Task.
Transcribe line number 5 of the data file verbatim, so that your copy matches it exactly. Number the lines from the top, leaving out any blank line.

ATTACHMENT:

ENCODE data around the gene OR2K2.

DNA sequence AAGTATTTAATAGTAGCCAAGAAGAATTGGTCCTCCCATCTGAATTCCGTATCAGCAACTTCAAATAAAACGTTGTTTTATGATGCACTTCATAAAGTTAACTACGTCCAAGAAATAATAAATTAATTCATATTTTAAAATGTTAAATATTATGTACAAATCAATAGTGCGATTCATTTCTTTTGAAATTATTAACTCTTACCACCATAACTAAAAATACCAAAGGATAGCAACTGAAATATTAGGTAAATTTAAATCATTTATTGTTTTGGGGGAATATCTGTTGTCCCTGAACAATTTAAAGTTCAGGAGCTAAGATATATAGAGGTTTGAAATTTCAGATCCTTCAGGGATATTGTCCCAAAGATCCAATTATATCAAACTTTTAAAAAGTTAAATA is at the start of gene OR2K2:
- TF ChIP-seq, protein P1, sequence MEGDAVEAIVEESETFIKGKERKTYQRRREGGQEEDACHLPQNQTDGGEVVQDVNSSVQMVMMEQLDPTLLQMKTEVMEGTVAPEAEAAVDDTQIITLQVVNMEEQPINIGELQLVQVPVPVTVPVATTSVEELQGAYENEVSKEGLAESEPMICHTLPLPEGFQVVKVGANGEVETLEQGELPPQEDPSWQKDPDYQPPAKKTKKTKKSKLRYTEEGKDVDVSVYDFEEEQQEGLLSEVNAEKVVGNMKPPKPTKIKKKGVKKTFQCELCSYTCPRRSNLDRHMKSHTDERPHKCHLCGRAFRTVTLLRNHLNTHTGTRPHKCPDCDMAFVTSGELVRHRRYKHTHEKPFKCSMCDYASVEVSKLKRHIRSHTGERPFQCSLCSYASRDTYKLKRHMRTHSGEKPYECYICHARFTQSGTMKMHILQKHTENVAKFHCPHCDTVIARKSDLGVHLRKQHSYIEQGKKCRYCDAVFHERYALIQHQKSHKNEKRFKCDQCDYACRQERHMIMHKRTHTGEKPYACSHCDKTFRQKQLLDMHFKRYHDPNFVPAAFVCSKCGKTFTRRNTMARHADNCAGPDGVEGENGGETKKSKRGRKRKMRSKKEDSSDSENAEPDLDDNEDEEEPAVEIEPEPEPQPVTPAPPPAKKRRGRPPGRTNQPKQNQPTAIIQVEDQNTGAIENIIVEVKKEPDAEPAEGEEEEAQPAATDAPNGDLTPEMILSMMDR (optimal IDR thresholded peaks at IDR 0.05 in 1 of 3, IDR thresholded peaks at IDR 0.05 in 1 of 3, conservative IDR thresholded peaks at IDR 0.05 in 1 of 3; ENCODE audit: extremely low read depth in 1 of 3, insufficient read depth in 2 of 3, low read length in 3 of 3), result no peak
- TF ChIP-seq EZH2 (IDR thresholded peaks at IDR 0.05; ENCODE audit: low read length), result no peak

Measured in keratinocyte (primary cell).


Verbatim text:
Measured in keratinocyte (primary cell).